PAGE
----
Dying Baby Koala With No Fur Abandoned When Bushfires Began Nursed Back to Health by Humans

An adorable baby koala is finally fit for gradual re-release into the wild after being rescued not far from the site of a ferocious bushfire.

The koala was found abandoned on the ground in New South Wales on Sept. 8, 2019, in very poor condition. The baby marsupial had lost its mother, weighed less than 10 ounces (approx. 275 grams), and was missing most of its fur due to a pervasive fungal infection.

Introducing our new joey in home care. He was found by, and named after, a dog named Keli. Koala Street Keli presented…

تم النشر بواسطة ‏‎Koala Hospital Port Macquarie‎‏ في الخميس، ١٩ سبتمبر ٢٠١٩

Australia’s Port Macquarie Koala Hospital took to Facebook not long after their tiny inpatient’s first arrival. “Introducing our new joey in home care,” staff began. “He was found by, and named after, a dog named Keli.

“Koala Street Keli presented with an advanced fungal infection,” they explained. “We suspect his mother was also not well, or that she removed him from the pouch due to his condition.”

تم النشر بواسطة ‏‎Koala Hospital Port Macquarie‎‏ في الخميس، ٢ يناير ٢٠٢٠

Hospital staff acknowledged that Keli’s recovery journey would be “a long process.” However, they also expressed confidence in their ability to nurse Keli back to optimal health for controlled re-release into a brand-new, safe, natural habitat.

Their efforts and optimism paid off.

On Jan. 2, 2020, Port Macquarie Koala Hospital staff posted an update on Keri’s condition on Facebook beside a heartwarming before-and-after photo comparison. “Just a brighter moment in all the tragedy in Australia at the moment,” staff began, “we wanted to share something good.”

Just a brighter moment in all the tragedy in Australia at the moment we wanted to share something good. Meet Koala…

تم النشر بواسطة ‏‎Koala Hospital Port Macquarie‎‏ في الخميس، ٢ يناير ٢٠٢٠

“Look at Keli today,” they continued, “a whopping 1 kg in weight, the fungal infection has gone, and all his fur is regrowing. It’s still early days yet, we will get very excited when he makes 2.5 kg and it’s time for him to come into the ‘dehumanising trees’ in preparation for release back to the wild.

“Release will not happen until the cooler months,” staff assured their followers, “and thankfully there is still some good habitat left in selected locations.”

Cheyne Flanagan treats a burned koala named “Sharni” from Crowdy Bay National Park at The Port Macquarie Koala Hospital on Nov. 29, 2019. (©Getty Images | Nathan Edwards)

Many members of the public left relieved, grateful comments on Facebook for the hardworking veterinary and rescue staff. “While visiting Australia one of the highlights of the trip was visiting this koala hospital run totally by volunteers,” one person wrote. “The care, love, and dedication shown to these injured animals was heartwarming.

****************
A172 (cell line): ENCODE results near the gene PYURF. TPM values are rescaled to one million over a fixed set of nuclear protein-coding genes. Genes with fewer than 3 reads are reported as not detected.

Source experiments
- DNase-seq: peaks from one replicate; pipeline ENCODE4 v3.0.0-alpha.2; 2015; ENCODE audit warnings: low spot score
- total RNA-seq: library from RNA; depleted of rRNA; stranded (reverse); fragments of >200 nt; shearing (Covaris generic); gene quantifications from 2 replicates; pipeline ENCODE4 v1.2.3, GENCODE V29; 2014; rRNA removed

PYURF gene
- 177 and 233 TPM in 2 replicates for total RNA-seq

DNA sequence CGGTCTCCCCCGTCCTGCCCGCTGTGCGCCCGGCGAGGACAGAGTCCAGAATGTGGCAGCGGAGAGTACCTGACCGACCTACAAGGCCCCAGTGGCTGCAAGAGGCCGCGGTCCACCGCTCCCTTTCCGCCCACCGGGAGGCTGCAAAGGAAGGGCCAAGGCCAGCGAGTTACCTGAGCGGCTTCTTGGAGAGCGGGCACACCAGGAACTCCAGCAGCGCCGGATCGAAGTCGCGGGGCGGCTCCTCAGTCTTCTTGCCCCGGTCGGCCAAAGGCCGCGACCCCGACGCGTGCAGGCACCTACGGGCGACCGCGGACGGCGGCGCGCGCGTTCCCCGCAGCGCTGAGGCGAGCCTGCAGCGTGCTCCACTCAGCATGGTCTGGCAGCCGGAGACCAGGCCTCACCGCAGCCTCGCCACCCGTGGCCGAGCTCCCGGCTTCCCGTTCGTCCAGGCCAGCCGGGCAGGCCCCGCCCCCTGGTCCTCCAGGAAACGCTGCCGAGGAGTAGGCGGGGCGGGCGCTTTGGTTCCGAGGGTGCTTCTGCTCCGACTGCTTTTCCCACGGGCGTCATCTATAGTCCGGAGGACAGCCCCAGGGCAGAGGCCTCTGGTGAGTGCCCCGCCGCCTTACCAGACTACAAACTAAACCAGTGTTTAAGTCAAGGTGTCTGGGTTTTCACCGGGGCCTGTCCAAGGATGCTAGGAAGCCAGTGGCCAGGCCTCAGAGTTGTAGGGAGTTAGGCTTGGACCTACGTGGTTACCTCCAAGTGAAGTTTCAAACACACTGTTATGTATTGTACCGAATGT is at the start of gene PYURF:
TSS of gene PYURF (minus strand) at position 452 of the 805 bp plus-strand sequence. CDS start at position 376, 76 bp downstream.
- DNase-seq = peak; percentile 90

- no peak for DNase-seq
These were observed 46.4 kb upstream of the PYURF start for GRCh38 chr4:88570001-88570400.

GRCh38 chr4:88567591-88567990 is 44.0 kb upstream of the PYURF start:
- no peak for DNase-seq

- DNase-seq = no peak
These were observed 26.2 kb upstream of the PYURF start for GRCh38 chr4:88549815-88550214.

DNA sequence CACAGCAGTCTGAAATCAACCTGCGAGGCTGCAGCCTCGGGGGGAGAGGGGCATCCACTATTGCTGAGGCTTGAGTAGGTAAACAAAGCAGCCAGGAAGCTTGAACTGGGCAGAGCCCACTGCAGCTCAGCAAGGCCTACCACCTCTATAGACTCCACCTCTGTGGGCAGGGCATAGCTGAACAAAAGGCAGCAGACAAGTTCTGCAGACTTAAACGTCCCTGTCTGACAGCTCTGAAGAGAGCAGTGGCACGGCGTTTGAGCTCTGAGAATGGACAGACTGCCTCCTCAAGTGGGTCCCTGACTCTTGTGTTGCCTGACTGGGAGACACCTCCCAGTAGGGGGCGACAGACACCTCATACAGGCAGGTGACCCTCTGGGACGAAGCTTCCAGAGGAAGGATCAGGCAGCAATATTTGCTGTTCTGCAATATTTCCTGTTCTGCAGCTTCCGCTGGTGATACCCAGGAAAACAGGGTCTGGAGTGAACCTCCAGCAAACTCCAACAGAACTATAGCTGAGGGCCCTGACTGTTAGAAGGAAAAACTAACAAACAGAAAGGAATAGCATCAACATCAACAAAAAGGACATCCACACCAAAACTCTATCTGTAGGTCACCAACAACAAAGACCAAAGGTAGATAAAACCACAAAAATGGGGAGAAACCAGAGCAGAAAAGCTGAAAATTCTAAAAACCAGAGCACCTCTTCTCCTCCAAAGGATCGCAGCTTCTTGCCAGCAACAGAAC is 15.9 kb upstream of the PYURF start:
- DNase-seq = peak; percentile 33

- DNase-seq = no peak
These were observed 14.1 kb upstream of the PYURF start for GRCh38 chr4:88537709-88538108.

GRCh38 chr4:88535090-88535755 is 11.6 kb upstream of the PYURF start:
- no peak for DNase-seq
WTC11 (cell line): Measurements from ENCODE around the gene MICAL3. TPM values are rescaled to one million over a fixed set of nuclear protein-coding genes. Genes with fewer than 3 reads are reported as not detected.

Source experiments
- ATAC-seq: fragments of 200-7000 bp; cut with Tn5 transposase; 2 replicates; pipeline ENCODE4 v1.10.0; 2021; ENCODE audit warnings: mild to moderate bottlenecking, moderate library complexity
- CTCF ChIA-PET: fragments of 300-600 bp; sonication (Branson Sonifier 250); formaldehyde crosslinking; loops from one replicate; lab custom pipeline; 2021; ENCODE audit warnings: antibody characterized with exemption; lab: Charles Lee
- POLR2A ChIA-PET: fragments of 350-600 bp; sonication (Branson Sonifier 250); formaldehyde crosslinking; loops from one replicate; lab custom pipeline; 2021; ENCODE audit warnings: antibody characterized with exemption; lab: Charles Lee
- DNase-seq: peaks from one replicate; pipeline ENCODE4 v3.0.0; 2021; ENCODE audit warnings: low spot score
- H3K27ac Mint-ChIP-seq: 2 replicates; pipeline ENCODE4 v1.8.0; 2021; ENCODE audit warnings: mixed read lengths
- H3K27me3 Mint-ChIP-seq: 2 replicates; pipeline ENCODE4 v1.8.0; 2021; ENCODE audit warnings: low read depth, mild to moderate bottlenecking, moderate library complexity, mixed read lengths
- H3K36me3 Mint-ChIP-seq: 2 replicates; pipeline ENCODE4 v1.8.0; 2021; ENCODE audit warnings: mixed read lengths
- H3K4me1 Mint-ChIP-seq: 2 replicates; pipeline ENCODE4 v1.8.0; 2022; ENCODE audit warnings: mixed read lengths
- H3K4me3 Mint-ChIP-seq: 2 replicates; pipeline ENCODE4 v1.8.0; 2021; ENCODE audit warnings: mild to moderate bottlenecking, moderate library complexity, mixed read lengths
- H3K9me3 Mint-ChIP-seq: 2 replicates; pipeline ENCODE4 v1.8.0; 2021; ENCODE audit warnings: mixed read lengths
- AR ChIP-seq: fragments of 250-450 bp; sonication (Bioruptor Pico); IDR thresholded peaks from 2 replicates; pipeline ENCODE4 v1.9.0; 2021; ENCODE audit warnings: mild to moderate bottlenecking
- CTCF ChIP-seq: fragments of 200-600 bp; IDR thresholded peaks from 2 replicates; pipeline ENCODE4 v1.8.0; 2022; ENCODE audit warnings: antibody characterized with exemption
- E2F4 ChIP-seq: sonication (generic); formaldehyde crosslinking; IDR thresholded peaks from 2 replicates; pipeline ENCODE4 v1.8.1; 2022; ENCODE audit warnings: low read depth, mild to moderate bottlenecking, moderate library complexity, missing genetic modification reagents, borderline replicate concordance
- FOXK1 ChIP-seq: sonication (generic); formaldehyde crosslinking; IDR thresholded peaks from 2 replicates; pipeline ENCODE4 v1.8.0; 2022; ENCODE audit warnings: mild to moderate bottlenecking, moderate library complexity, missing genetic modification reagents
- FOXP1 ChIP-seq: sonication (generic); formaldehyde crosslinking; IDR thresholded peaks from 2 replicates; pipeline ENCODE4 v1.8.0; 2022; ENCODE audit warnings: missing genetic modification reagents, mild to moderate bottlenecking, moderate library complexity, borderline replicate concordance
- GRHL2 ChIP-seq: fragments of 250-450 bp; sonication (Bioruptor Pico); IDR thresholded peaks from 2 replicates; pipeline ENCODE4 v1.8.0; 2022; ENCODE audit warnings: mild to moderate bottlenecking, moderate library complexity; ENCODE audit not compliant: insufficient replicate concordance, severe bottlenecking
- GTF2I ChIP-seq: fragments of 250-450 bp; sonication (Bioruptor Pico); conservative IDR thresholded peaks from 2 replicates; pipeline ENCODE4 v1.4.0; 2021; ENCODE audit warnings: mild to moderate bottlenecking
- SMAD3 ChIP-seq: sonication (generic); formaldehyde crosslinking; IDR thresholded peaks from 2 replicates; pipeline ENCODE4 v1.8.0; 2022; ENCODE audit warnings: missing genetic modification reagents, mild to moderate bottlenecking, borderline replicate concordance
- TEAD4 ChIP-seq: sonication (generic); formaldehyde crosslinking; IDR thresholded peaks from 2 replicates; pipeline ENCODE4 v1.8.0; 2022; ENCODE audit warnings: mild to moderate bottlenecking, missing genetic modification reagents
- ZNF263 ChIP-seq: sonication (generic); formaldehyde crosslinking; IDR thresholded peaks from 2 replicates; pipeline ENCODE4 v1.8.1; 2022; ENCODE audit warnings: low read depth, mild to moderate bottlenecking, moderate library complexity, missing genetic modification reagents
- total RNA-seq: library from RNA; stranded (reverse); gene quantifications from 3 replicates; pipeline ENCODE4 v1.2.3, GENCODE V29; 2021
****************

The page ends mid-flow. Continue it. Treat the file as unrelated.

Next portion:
“We have sent a donation from Canada to help with the treatment of these injured koalas,” they added.

“Totally awful the devastation and loss it’s caused,” another follower commented. “But you guys are all truly amazing and wonderful in all that you do in saving the koalas. Just to let you know, a lot of people in the UK are following your efforts.”

Volunteer wildlife carer Minka Macaule, 14, feeds an injured koala joey at the Kangaroo Island Wildlife Park on Jan. 8, 2020. (©Getty Images | Lisa Maree Williams)

New South Wales Environment Minister Sussan Ley explained that as of early January 2020, up to 30 percent of the region’s koala habitat has been destroyed by bushfires. The exact figure, she said, cannot be confirmed until the crisis has passed.

“We’ll know more when the fires are calmed down and a proper assessment can be made,” Ley explained, as per the Daily Mail. In the meantime, the minister took pause to recognize the gargantuan rescue efforts being made by local people.

A rescued, dehydrated koala receives treatment at the Port Macquarie Koala Hospital on Nov. 2, 2019. (©Getty Images | SAEED KHAN)

“I get mail from all around the world from people absolutely moved and amazed by our wildlife volunteer response,” Ley revealed, “and also by the habits of these curious creatures.”

The Port Macquarie Koala Hospital, for one, has been working tirelessly since September 2019 to cope with the steady influx of burned, dehydrated, and traumatized koalas. Baby Keli’s recovery story is a small victory worth celebrating.

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